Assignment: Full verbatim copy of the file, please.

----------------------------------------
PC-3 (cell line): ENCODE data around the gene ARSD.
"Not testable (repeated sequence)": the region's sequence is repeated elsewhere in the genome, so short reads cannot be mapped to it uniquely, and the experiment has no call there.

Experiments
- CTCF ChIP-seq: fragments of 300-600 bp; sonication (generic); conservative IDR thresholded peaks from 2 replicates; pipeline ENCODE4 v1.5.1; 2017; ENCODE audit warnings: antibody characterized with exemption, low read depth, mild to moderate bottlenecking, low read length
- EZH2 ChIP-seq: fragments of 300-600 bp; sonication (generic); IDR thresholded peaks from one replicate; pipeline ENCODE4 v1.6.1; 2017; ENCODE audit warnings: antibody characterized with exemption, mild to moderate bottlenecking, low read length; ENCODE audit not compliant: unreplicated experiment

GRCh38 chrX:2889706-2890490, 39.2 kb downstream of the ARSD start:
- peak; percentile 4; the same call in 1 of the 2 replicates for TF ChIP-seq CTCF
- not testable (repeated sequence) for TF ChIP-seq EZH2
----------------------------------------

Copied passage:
PC-3 (cell line): ENCODE data around the gene ARSD.
"Not testable (repeated sequence)": the region's sequence is repeated elsewhere in the genome, so short reads cannot be mapped to it uniquely, and the experiment has no call there.

Experiments
- CTCF ChIP-seq: fragments of 300-600 bp; sonication (generic); conservative IDR thresholded peaks from 2 replicates; pipeline ENCODE4 v1.5.1; 2017; ENCODE audit warnings: antibody characterized with exemption, low read depth, mild to moderate bottlenecking, low read length
- EZH2 ChIP-seq: fragments of 300-600 bp; sonication (generic); IDR thresholded peaks from one replicate; pipeline ENCODE4 v1.6.1; 2017; ENCODE audit warnings: antibody characterized with exemption, mild to moderate bottlenecking, low read length; ENCODE audit not compliant: unreplicated experiment

GRCh38 chrX:2889706-2890490, 39.2 kb downstream of the ARSD start:
- peak; percentile 4; the same call in 1 of the 2 replicates for TF ChIP-seq CTCF
- not testable (repeated sequence) for TF ChIP-seq EZH2